If there was one piece of advice the great and good of the cell therapy field agreed on it was this: to be successful in bringing a therapy to market, it is critical that you think about the end game.
Anthony Davies, CEO of Dark Horse Consulting, has over 20 years experience in the field and advises his clients to, “start at the end and work backwards to the beginning”. He explains that it’s often difficult in a start-up or academic environment to see your product in its final commercial embodiment and work backwards from there, but it’s of huge importance to avoid any pitfalls along the way.
Aby Mathew from BioLife Solutions says oftentimes companies set up their processes for clinical feasibility, which is not not necessarily aligned with commercial viability. They often forget to focus on scaling up or how they can deliver the product globally. Aby says the danger of not focusing on the end game could cost companies crucial time and money. “They might find that they’re spending a lot of money to redo experiments, to redo trials, to do their validation and process development at a larger scale when they might have been able to do it earlier.” Ultimately, he says, they may only realize this after spending several hundred millions of dollars, as opposed to realizing early on that they don’t actually have a viable commercial therapy.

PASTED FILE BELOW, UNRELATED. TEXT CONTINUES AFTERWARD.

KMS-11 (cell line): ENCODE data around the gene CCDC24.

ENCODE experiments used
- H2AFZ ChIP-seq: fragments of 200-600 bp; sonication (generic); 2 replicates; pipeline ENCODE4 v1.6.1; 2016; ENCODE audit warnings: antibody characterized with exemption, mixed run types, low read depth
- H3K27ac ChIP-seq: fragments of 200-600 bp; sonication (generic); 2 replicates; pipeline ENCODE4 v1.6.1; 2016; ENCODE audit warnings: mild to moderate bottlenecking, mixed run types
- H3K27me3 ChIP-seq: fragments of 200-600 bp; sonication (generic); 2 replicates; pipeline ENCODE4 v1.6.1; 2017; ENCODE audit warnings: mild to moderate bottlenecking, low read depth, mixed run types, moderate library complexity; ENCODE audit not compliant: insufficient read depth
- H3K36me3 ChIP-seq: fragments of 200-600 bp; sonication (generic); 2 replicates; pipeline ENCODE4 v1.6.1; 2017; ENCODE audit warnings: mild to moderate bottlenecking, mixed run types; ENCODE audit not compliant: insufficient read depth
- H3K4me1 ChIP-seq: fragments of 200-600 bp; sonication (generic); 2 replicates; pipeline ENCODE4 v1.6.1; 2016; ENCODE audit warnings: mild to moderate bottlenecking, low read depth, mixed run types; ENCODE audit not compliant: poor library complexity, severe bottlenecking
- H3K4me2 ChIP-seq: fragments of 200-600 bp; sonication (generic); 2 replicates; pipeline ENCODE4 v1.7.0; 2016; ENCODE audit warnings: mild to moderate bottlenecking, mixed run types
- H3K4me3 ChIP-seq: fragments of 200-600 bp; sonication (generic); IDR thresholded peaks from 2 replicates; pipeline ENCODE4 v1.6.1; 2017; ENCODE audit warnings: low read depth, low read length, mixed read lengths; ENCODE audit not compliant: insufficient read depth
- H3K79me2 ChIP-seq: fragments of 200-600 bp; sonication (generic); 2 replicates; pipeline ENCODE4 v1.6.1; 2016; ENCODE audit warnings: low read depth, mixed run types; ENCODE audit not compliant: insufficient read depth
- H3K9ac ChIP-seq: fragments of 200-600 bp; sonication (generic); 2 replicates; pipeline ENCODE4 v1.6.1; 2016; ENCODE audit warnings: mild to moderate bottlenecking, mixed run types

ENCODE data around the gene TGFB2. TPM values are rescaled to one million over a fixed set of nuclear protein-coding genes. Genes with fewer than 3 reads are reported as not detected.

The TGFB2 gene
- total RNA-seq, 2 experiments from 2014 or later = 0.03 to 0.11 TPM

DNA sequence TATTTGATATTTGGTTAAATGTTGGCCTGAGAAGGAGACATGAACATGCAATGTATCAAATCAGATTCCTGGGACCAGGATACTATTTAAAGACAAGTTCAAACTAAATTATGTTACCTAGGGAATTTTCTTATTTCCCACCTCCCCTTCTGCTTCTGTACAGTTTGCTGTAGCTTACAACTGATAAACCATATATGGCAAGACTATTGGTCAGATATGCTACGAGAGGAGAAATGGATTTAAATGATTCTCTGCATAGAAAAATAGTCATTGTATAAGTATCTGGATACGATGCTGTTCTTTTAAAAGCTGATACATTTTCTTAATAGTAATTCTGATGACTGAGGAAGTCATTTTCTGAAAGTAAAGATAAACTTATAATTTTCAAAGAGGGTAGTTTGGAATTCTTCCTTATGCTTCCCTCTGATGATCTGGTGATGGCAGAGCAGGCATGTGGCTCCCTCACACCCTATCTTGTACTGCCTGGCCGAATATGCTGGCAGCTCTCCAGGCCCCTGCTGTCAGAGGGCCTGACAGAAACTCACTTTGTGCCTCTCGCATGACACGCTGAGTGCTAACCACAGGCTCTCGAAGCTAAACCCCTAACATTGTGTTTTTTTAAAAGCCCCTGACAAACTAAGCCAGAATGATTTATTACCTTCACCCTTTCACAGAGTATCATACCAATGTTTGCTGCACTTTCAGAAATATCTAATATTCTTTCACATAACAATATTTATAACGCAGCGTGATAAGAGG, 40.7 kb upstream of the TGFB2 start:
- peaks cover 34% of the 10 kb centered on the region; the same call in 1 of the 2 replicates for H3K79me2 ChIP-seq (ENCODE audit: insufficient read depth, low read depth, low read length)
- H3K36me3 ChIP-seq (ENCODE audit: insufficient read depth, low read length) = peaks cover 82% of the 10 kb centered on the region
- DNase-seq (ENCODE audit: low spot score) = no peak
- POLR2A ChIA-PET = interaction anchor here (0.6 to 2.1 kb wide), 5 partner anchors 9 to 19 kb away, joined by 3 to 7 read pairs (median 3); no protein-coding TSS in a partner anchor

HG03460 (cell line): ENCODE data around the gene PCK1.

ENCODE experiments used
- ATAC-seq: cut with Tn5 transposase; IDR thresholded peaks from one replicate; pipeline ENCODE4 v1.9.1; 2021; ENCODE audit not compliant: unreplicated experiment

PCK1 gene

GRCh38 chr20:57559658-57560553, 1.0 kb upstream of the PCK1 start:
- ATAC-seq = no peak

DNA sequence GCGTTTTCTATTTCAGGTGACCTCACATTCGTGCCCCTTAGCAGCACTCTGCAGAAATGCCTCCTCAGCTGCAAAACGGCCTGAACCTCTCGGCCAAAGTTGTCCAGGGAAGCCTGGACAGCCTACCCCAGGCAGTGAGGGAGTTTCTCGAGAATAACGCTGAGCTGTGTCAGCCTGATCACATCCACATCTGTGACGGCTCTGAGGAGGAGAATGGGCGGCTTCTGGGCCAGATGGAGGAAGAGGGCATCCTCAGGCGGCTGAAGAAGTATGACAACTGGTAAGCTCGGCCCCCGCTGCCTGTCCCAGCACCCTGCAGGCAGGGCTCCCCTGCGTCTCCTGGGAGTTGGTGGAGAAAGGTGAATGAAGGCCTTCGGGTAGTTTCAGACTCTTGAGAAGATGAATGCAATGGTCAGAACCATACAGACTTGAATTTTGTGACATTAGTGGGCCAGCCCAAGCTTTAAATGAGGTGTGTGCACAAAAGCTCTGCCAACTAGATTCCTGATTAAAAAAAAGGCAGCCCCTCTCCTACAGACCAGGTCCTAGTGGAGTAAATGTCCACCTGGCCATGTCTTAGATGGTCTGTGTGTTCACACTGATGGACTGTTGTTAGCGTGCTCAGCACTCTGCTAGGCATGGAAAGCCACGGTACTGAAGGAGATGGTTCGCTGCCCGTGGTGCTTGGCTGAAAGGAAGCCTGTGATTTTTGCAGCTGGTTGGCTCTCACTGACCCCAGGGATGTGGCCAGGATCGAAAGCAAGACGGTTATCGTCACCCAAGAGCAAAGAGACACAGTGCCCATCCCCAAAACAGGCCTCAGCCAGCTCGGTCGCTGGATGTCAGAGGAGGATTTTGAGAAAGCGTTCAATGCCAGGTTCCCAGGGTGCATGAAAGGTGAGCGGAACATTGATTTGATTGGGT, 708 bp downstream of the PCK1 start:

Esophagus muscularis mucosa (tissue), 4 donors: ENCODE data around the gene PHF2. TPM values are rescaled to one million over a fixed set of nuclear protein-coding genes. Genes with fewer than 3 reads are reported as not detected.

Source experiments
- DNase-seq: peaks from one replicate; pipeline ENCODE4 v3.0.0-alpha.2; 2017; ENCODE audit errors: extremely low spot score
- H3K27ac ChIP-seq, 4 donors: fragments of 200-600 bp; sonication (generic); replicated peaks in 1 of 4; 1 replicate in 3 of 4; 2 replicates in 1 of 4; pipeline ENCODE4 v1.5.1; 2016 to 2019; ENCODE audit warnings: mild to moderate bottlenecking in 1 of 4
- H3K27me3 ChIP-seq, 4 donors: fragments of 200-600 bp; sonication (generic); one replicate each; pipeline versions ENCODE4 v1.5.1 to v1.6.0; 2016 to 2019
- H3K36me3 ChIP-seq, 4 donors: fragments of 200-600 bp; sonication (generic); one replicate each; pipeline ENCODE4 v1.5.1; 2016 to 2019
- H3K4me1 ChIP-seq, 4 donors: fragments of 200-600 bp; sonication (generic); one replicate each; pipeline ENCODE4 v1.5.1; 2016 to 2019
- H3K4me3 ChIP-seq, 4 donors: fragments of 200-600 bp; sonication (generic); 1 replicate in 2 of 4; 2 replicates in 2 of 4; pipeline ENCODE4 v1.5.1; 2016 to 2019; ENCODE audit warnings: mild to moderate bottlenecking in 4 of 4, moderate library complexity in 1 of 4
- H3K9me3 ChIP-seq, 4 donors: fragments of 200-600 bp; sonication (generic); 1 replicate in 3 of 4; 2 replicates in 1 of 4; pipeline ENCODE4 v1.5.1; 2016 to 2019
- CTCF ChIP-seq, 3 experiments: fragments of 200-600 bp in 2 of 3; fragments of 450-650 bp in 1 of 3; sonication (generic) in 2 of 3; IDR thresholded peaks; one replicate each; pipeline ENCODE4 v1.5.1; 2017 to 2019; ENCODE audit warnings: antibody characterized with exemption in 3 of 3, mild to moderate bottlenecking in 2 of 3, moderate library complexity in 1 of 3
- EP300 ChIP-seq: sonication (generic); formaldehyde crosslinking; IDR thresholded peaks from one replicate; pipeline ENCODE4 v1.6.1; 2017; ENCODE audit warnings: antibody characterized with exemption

Putting in the hard work at the beginning is crucial to gaining regulatory approval, says Christopher Bravery, director of Consulting on Advanced Biologicals Ltd. He believes that, up until now, many have been in denial about how hard it is to develop a medicine. He points out that it is relatively easy to get into the clinic in the first place, but if you want your product to be approvable you need to be, “doing more work than regulators are asking for early on.” By Phase II, he believes you should have a process that you can take into early commercial and you need to have characterized that and have a reproducible product.
Christopher says many in the industry typically don’t want to hear this, and often complain they already have enough to do at such an early stage. But he thinks this is a risky attitude and that it is a shame for products to fail by simply not putting in that early work.